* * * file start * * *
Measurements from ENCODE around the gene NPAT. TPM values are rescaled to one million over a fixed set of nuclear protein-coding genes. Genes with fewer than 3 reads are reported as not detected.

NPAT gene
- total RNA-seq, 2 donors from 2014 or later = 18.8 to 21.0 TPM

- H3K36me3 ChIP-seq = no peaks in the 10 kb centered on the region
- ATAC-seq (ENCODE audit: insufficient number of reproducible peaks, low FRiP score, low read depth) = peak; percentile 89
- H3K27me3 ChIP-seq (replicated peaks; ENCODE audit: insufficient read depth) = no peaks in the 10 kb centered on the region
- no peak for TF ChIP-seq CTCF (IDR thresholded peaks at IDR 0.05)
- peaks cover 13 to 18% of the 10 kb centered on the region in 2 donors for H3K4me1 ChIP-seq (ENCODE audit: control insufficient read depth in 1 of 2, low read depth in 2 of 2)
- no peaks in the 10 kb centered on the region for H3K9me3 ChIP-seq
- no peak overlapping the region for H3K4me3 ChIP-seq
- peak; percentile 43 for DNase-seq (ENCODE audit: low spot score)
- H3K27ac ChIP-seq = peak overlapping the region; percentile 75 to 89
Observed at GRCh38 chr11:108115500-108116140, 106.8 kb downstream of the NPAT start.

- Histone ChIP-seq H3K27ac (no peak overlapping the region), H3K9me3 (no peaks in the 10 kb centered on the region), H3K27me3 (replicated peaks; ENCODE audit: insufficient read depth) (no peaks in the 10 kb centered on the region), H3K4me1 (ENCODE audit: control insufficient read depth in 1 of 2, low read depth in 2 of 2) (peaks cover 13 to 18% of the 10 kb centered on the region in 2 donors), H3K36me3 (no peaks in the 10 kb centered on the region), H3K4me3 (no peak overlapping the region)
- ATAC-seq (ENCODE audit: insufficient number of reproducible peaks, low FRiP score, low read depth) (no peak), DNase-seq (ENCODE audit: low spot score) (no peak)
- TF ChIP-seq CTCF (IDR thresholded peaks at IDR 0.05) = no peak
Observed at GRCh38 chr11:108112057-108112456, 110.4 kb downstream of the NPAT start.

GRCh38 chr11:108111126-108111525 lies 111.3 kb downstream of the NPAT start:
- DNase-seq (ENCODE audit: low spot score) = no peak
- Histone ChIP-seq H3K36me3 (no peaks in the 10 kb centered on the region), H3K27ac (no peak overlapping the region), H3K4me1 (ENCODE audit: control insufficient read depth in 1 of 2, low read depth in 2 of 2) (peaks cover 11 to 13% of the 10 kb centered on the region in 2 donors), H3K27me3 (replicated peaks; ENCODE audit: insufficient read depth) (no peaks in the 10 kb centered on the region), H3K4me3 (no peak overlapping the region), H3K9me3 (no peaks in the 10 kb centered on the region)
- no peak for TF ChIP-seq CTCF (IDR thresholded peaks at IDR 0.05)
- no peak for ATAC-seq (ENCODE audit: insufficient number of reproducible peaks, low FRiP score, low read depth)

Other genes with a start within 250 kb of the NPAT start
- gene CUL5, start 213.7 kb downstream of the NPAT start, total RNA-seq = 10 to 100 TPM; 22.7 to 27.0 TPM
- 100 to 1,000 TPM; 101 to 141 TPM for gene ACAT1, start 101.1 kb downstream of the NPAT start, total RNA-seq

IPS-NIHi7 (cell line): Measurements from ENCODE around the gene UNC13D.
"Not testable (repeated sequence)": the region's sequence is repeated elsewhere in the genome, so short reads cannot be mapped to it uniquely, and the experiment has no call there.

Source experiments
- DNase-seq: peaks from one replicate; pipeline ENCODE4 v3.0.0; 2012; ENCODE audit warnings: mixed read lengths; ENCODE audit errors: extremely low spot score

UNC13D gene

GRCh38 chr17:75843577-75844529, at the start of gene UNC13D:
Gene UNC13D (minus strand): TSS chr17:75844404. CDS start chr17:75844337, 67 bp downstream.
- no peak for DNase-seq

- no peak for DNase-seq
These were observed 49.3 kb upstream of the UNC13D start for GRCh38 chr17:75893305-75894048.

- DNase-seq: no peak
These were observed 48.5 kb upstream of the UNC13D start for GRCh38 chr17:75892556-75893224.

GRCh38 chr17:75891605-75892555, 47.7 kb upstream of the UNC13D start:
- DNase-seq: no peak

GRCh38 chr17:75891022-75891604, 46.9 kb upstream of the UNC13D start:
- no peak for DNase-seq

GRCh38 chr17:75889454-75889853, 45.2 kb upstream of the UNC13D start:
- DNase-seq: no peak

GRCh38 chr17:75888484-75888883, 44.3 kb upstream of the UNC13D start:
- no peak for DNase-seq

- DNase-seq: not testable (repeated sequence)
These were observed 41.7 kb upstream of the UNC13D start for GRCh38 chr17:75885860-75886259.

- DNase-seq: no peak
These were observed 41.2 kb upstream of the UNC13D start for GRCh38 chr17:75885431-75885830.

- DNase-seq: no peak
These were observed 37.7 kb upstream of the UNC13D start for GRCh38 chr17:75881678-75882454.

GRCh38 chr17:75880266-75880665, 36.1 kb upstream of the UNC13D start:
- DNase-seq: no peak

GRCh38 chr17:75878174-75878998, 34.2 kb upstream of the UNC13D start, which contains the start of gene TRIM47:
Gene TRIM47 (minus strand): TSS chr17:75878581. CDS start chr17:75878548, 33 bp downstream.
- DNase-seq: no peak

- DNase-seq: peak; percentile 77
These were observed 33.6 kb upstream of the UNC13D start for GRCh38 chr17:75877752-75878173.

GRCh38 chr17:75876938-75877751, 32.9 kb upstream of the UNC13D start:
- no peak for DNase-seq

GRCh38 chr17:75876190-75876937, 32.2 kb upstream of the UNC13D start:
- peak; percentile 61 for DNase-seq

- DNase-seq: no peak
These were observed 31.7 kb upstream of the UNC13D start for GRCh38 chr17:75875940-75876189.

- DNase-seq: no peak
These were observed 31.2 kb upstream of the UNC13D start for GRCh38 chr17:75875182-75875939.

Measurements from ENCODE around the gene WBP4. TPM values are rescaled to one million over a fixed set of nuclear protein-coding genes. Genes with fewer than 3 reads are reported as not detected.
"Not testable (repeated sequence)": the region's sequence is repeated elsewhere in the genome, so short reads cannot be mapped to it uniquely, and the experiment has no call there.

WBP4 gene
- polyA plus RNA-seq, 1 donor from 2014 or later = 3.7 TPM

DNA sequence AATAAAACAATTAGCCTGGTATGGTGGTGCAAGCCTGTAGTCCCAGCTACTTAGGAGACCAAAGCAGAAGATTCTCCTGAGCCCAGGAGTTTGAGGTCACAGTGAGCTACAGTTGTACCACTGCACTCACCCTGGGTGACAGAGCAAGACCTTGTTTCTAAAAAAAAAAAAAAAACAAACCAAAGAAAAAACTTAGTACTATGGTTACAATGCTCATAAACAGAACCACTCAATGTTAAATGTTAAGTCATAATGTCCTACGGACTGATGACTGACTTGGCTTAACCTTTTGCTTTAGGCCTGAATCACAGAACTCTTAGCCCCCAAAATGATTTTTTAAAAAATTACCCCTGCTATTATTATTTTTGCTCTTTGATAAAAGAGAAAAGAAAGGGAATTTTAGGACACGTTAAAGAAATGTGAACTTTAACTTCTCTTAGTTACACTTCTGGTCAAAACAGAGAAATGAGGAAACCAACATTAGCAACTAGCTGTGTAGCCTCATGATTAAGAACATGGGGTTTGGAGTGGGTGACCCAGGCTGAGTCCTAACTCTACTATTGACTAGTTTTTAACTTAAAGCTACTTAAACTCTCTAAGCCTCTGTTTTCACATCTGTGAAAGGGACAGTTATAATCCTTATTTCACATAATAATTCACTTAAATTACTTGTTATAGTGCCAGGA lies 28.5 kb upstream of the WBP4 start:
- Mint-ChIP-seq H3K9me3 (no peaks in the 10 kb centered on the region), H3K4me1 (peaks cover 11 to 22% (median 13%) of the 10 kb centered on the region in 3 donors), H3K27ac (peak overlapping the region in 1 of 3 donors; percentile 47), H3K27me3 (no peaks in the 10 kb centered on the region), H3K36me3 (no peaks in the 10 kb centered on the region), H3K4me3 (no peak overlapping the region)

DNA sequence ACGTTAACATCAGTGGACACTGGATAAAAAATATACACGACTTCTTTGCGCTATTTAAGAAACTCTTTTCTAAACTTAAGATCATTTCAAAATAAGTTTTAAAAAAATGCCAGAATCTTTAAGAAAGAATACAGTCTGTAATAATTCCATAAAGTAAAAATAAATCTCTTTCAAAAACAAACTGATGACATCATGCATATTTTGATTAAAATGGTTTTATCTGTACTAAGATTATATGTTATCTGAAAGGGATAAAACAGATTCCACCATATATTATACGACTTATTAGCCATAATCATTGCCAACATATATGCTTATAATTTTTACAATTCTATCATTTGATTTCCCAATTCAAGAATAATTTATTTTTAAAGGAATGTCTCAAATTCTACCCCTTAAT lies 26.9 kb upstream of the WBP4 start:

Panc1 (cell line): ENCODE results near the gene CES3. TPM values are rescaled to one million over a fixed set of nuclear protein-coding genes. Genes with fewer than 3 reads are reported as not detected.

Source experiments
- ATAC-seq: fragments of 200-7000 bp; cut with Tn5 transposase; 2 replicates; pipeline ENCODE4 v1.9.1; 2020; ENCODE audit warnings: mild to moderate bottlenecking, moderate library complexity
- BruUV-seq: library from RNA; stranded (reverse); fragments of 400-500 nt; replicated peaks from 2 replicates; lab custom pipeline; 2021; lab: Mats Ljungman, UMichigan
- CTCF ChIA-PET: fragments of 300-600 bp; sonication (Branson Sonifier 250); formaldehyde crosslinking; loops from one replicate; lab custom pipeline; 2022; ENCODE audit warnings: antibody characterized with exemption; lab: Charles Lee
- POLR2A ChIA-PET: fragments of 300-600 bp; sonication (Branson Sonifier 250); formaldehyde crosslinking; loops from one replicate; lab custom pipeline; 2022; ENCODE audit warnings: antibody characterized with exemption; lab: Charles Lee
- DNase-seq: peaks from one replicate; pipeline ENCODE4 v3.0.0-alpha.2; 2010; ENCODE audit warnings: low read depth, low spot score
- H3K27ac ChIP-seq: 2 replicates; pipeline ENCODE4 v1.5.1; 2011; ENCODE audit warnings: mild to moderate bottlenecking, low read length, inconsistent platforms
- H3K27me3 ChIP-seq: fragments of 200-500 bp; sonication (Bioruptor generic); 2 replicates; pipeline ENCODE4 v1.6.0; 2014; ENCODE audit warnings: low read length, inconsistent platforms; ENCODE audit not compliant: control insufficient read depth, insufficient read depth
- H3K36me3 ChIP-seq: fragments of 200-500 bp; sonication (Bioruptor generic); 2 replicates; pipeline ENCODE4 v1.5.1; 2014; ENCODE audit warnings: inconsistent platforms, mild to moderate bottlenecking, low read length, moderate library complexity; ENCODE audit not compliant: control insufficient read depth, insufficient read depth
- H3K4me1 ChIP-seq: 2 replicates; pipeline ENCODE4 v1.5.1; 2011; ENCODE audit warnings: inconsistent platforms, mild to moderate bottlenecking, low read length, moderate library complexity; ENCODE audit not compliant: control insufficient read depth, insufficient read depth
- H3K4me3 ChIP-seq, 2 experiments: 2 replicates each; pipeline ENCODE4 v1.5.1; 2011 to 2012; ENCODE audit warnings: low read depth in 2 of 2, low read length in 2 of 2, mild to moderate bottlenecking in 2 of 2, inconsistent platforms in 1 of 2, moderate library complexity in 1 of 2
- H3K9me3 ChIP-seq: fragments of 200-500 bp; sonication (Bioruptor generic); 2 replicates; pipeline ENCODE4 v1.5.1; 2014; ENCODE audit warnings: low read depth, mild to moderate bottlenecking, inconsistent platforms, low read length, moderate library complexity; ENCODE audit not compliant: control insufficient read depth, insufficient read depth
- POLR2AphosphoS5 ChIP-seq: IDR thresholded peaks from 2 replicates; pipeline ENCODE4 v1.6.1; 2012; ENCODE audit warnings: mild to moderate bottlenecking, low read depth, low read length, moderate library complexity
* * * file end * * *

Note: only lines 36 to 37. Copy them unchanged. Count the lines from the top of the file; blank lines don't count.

- DNase-seq: no peak
These were observed 48.5 kb upstream of the UNC13D start for GRCh38 chr17:75892556-75893224.